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DEVIL BAT, THE (director: Jean Yarborough; screenwriters: from a story by George Bricker/John T. Neville; cinematographer: Arthur Martineli; editor: Holbrook N. Todd; music: David Chudnow; cast: Bela Lugosi (Dr. Paul Carruthers), Suzanne Kaaren (Mary Heath), Dave O’Brien (Johnny Layton, reporter), Donald Kerr (‘One-Shot’ McGuire, photographer), Yolande Mallott (Maxine), Arthur Q. Bryan (Joe McGinty, editor), Guy Usher (Henry Morton), Edward Mortimer (Martin Heath), Hal Price (Chief Wilkins), Gene O’Donnell (Don Morton), Alan Baldwin (Tommy Heath), John Ellis (Roy Heath); Runtime: 67; MPAA Rating: NR; producer: Jack Gallagher; PRC; 1940)
“Rubbed me the right way.”

Reviewed by Dennis Schwartz

This low-budget campy horror film directed by Jean Yarborough, based on a story by George Bricker and starring Bela Lugosi, rubbed me the right way. It was deliciously maddening, like the strong scent from a perfumed madame. Bela is madman scientist Dr. Paul Carruthers, viewed by everybody in town as the lovable dreamer chemist, who keeps to himself that he has a long-standing beef with cosmetic industrialists Henry Morton and Martin Heath. Those two residents of Heathville, a village in the Midwest, became filthy rich and happy because of Carruthers’ formulas, while he remained secretly embittered as a mere wage-earner living off their flattery and the surprise trifling bonus they toss him every once in a while. Carruthers accepted a $10,000 payment instead of investing in the firm after his creation of a greaseless formula, which proved when marketed to make Morton and Heath very wealthy partners.

Carruthers plans his revenge as he creates in his lab giant killer bats by electrically enlarging them. They attack by swooping down on people who wear only the experimental after-shave lotion he invented with an unknown ingredient imported from Tibet. His aim is to eliminate all members of the Morton and Heath family. In the film’s most pleasurable chilling shot, Carruthers stands outside his lab peering through the door window to view his creation of the Devil Bats as a devilish smile comes over him.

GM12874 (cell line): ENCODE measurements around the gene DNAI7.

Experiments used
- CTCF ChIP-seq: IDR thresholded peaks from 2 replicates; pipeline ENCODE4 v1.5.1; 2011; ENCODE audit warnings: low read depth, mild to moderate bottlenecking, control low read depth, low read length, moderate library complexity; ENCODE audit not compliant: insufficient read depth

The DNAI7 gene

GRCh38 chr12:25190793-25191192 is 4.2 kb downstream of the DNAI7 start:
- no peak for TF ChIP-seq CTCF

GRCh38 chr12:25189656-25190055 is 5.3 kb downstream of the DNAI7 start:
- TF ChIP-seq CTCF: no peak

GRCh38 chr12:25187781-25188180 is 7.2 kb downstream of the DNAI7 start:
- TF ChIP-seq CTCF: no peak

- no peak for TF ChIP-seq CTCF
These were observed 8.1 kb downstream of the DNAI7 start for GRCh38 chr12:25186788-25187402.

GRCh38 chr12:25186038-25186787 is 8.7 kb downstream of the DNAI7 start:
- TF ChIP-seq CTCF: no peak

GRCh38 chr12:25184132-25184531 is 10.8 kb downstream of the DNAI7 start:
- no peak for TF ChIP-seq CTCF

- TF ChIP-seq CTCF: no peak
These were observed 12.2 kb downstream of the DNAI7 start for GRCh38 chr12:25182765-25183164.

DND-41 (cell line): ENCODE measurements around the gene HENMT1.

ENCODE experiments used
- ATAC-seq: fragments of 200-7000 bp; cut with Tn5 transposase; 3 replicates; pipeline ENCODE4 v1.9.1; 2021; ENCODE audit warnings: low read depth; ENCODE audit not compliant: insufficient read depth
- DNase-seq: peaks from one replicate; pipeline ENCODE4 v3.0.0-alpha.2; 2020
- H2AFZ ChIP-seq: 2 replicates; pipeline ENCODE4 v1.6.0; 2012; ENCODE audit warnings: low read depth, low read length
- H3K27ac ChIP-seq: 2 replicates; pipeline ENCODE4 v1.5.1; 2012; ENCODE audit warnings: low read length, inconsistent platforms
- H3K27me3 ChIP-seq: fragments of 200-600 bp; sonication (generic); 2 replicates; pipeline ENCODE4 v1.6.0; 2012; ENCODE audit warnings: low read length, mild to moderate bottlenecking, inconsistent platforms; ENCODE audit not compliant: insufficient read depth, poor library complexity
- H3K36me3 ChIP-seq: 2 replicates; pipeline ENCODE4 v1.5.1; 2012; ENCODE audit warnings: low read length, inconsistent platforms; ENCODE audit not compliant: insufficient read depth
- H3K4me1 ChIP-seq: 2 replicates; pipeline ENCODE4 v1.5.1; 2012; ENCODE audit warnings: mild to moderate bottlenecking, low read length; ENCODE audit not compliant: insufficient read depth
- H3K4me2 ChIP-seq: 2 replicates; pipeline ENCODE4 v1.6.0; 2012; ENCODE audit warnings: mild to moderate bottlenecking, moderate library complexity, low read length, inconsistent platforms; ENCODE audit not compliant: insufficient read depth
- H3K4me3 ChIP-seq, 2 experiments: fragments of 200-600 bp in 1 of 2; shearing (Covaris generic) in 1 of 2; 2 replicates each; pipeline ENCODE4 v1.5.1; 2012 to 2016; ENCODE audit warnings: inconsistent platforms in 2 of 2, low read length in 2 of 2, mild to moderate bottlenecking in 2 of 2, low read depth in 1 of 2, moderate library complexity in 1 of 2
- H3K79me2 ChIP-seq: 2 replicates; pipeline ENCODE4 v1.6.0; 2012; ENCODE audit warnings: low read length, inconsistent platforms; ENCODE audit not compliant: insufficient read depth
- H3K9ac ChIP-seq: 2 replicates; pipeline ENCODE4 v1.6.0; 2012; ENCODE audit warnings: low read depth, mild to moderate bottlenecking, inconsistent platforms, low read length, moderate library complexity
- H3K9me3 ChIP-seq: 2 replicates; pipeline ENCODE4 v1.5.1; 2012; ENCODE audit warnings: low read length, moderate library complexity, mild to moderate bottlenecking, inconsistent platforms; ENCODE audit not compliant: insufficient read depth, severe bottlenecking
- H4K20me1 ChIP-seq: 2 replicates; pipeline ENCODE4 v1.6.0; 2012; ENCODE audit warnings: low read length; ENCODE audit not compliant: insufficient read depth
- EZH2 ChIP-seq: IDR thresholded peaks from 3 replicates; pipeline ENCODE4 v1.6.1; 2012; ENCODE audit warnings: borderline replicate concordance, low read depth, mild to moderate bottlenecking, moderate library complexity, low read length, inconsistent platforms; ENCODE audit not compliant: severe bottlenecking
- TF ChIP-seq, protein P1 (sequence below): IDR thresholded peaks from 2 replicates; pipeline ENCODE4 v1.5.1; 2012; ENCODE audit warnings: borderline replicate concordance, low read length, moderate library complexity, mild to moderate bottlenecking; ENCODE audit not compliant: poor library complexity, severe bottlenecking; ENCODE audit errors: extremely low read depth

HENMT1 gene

The first vic is Roy Heath, Martin’s oldest son. Roy goes to Carruthers lab to give him a bonus check of $5,000 and is persuaded to rub just a little dab of the experimental after-shave lotion on his neck. At home, Roy is attacked by the giant Devil Bat and has his jugular vein severed. The weird unexplained murder catches the interest of a Chicago newspaper and the editor sends reporter Johnny Layton (Dave O’Brien) and photographer ‘One-Shot’ McGuire (Donald Kerr) to cover the story. After the reporter arrives the Devil Bat kills Heath’s other son (Alan Baldwin) and Morton’s son (Gene O’Donnell) in the same manner.

Johnny sticks around the Heath mansion even after fired for sending out a fake photograph of the Devil Bat. He does this to prove he really saw the Devil Bat and in the hope of figuring out who the killer is, but really because he’s attracted to old man Heath’s pretty daughter Mary (Suzanne Kaaren) and wants to protect her. The Devil Bat is killed by Johnny when it attacks McGuire, after he used the lotion sample Carruthers gave Johnny. After a fourth murder takes place by another Devil Bat, Johnny closes in on Carruthers and saves the day. The small-town police chief (Hal Price) takes a back seat to the big-city reporter and lets him him play detective to his heart’s content.

This is one of PRC’s first horror movies and it proved to be its biggest horror film box-office success. It was remade as “The Flying Serpent” in 1946 and starred George Zucco, and differed almost entirely from the original.


Dennis Schwartz: “Ozus’ World Movie Reviews”